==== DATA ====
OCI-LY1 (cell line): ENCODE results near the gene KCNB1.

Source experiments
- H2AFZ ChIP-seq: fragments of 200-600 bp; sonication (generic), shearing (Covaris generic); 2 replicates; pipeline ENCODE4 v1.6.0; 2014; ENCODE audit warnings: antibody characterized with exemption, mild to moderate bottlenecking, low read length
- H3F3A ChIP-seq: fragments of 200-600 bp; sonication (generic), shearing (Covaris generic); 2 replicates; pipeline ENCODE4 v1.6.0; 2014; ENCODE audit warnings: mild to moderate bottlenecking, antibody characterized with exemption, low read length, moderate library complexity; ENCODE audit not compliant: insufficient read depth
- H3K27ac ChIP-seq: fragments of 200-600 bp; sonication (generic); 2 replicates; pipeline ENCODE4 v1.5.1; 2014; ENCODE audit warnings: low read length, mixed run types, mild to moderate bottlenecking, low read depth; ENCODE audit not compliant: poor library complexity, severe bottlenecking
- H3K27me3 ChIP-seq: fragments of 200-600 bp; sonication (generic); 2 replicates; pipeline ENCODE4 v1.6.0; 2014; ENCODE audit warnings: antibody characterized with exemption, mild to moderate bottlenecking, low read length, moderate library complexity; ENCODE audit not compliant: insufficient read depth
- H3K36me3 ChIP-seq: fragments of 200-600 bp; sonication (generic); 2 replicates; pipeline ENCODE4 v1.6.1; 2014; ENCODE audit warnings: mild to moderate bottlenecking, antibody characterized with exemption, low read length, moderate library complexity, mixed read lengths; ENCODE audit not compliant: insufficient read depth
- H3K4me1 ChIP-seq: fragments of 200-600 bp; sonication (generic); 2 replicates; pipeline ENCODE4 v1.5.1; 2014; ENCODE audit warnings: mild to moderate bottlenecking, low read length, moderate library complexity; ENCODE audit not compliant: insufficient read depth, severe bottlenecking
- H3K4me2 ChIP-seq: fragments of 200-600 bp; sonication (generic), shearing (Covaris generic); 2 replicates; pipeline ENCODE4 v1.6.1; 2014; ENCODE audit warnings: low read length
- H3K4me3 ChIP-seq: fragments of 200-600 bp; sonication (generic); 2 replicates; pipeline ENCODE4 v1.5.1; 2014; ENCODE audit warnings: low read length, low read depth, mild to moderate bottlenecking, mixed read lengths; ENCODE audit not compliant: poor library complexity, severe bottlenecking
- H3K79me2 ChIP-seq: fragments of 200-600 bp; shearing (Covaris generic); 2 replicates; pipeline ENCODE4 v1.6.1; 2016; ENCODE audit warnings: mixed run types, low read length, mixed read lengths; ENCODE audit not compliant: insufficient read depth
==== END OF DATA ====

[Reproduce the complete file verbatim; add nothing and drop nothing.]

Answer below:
OCI-LY1 (cell line): ENCODE results near the gene KCNB1.

Source experiments
- H2AFZ ChIP-seq: fragments of 200-600 bp; sonication (generic), shearing (Covaris generic); 2 replicates; pipeline ENCODE4 v1.6.0; 2014; ENCODE audit warnings: antibody characterized with exemption, mild to moderate bottlenecking, low read length
- H3F3A ChIP-seq: fragments of 200-600 bp; sonication (generic), shearing (Covaris generic); 2 replicates; pipeline ENCODE4 v1.6.0; 2014; ENCODE audit warnings: mild to moderate bottlenecking, antibody characterized with exemption, low read length, moderate library complexity; ENCODE audit not compliant: insufficient read depth
- H3K27ac ChIP-seq: fragments of 200-600 bp; sonication (generic); 2 replicates; pipeline ENCODE4 v1.5.1; 2014; ENCODE audit warnings: low read length, mixed run types, mild to moderate bottlenecking, low read depth; ENCODE audit not compliant: poor library complexity, severe bottlenecking
- H3K27me3 ChIP-seq: fragments of 200-600 bp; sonication (generic); 2 replicates; pipeline ENCODE4 v1.6.0; 2014; ENCODE audit warnings: antibody characterized with exemption, mild to moderate bottlenecking, low read length, moderate library complexity; ENCODE audit not compliant: insufficient read depth
- H3K36me3 ChIP-seq: fragments of 200-600 bp; sonication (generic); 2 replicates; pipeline ENCODE4 v1.6.1; 2014; ENCODE audit warnings: mild to moderate bottlenecking, antibody characterized with exemption, low read length, moderate library complexity, mixed read lengths; ENCODE audit not compliant: insufficient read depth
- H3K4me1 ChIP-seq: fragments of 200-600 bp; sonication (generic); 2 replicates; pipeline ENCODE4 v1.5.1; 2014; ENCODE audit warnings: mild to moderate bottlenecking, low read length, moderate library complexity; ENCODE audit not compliant: insufficient read depth, severe bottlenecking
- H3K4me2 ChIP-seq: fragments of 200-600 bp; sonication (generic), shearing (Covaris generic); 2 replicates; pipeline ENCODE4 v1.6.1; 2014; ENCODE audit warnings: low read length
- H3K4me3 ChIP-seq: fragments of 200-600 bp; sonication (generic); 2 replicates; pipeline ENCODE4 v1.5.1; 2014; ENCODE audit warnings: low read length, low read depth, mild to moderate bottlenecking, mixed read lengths; ENCODE audit not compliant: poor library complexity, severe bottlenecking
- H3K79me2 ChIP-seq: fragments of 200-600 bp; shearing (Covaris generic); 2 replicates; pipeline ENCODE4 v1.6.1; 2016; ENCODE audit warnings: mixed run types, low read length, mixed read lengths; ENCODE audit not compliant: insufficient read depth